If someone could give you a gift that would improve your chances of survival in a violent confrontation, would you take it? If the tradeoff was that, in order to make use of this gift, you would have to understand it and use it properly, would you take the time to do so?
The gift that you've already been given and have in your possession is the fight or flight reflex, more accurately called the Sympathetic Nervous System (SNS) reaction.
You see, already hardwired into man is a survival system that prepares us to overcome life-threatening situations. The tradeoff is that you need to understand the mental, physical and psychological changes that take place when the SNS is activated.
Take for instance, the experiences of Major Bob Johnson, related to authors Mike Durant and Steve Hartov in the new book The Night Stalkers, as he piloted a Blackhawk helicopter during the invasion of Grenada:
He had never imagined anything like this. Not here, not today. And the phenomenon that overtook his body and his mind wasn't something he could ever have prepared for. It was total sensory overload, and combined with a flood of adrenaline surging through his blood, his fine motor skills went all to hell...this was no schoolboy hero fantasy. This was the O.K. Corral, times ten.
Man's survival mechanisms have evolved over time to increase our chance of winning a life and death struggle. Without these amazing structures and changes, we would have never made it out of the Stone Age, but rather would have become fossilized saber tooth tiger dung.
Without getting into a scientific explanation of what goes on in the brain to initiate an SNS response, let's just say that various "triggers" can make this happen. In terms of threats against you, the closer, more spontaneous, more unexpected and faster developing the threat, the more chance you may kick into an SNS response. The result is that you may not be able to think the same, move the same, hear as well, or see as wide a visual field, and more. As your body prepares itself for battle, stress hormones will be released into your system to fuel your body.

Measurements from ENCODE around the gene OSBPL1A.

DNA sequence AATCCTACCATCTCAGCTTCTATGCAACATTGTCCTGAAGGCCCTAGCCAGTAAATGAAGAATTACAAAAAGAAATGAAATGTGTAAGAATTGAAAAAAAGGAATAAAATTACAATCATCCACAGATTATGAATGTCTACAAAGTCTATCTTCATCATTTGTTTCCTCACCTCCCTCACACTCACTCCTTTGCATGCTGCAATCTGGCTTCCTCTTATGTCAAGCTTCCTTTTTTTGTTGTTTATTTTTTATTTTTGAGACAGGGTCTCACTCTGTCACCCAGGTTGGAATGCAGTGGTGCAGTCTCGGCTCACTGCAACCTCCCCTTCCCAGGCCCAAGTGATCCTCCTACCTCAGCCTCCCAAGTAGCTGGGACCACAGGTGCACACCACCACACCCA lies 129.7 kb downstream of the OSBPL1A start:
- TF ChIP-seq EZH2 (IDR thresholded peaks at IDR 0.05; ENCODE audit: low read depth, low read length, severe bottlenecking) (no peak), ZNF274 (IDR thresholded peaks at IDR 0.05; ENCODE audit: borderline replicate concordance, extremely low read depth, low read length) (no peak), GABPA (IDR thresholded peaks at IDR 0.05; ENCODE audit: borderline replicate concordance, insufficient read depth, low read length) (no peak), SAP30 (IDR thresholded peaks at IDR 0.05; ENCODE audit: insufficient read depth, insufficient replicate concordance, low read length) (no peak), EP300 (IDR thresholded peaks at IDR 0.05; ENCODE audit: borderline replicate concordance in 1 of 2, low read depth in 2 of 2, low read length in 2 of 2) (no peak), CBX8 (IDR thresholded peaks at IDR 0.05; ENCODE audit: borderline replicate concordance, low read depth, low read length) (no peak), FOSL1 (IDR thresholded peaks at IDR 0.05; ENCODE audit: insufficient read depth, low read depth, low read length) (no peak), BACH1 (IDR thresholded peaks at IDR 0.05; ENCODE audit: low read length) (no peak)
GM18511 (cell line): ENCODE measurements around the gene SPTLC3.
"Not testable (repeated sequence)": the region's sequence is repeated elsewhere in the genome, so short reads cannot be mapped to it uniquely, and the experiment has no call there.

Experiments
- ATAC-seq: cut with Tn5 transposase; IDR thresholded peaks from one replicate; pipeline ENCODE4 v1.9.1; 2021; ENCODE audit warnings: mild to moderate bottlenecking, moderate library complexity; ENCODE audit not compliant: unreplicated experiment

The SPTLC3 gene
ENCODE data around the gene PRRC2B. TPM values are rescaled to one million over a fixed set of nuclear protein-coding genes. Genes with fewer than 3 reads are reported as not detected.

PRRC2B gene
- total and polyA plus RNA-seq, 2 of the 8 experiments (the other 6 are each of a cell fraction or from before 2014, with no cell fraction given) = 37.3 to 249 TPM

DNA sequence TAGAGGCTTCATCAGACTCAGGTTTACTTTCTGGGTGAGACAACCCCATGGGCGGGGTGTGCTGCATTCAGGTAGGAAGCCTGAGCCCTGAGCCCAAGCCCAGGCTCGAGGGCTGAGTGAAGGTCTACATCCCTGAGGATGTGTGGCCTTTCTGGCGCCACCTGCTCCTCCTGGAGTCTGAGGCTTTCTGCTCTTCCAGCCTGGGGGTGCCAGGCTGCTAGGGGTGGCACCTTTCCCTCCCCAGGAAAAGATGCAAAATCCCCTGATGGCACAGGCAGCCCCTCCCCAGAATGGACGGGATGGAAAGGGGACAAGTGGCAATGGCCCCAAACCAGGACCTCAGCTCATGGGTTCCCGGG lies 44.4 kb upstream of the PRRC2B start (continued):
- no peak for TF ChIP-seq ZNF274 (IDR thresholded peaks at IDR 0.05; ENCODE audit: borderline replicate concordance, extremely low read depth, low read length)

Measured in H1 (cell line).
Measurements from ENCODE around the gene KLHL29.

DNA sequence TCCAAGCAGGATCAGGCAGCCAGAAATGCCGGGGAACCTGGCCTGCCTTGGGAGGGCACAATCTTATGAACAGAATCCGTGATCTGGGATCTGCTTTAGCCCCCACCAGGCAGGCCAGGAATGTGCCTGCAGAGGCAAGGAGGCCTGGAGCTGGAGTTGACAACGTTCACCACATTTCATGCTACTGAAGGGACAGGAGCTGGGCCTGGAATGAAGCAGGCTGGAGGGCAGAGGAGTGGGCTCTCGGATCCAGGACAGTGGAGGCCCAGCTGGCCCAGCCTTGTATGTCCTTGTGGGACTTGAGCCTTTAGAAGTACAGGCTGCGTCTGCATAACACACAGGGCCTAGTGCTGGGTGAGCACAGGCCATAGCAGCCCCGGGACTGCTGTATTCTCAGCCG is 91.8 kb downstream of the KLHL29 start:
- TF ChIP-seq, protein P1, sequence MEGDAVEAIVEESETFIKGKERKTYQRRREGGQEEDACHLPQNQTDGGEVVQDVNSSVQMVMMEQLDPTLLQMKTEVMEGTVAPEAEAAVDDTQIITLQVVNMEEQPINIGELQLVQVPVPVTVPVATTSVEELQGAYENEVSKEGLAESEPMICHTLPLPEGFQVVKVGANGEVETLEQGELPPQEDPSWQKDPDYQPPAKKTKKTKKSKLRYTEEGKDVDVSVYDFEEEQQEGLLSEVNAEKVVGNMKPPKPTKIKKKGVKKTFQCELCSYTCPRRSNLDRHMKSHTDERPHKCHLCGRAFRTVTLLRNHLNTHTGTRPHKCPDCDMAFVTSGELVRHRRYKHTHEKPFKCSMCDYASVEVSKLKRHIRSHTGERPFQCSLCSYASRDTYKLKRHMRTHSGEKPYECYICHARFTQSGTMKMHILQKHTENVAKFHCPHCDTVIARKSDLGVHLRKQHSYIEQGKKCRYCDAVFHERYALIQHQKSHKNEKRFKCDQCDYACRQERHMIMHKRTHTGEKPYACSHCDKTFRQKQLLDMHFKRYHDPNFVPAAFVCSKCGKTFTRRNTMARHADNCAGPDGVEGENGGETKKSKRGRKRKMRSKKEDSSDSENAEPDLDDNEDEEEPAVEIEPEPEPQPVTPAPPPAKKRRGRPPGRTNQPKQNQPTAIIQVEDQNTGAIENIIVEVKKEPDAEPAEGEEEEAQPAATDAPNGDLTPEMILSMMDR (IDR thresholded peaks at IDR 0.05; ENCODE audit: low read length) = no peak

Training and the SNS
How can we incorporate an understanding of the SNS into our training so that it improves our survival? First of all, we must try to understand how stress affects us, what changes may take place in the body. We can anticipate that those changes will take place on the street when we attempt to use those skills.
Next as recommended by noted survival authority Bruce Siddle, we must understand that our ability to complete fine and complex motor skills is affected by stress. We should therefore train in skills that we will be able to complete and that will be enhanced to some degree by stress. The bulk of our survival strategy should be based around gross motor skills or those skills that incorporate large muscle masses and will be strengthened by SNS.
We should then work at honing those skills through training. Repetition is the mother of all skills and develops competence. Competence breeds confidence, and the more confident in your skills you are, the less you will be affected by stress.
Finally we should engage in dynamic training scenarios. Can training cause an SNS response? PPCT Management Systems Inc. engaged in a study utilizing a Prism shooting trailer. After participants had gone through their scenarios, blood was drawn and tested for the presence of stress chemicals. According to preliminary findings,
Readings from the heart rate monitors indicated fluctuations in all study participants. Participants began with an average baseline heart rate of 82.46 BPM and then attained an average peak rate of 133.94 BPM, with some peaking as high as 175BPM. The average heart rate increase was 65% during the event and then decreased an average of 67.65% afterward. Preliminary blood test results also indicate corresponding changes in the stress hormones cortisol, epinephrine, and norepinephrine, again confirming that survival stress was induced and with consistent reliability. The increase in cortisol levels averaged 18.15% across the board, with peak levels increasing as much as 206.41%. Epinephrine levels climbed an average of 131.83% and norepinephrine an average of 66.26%.
--(Bruce Siddle, Kevin Siddle; PPCT; 2006)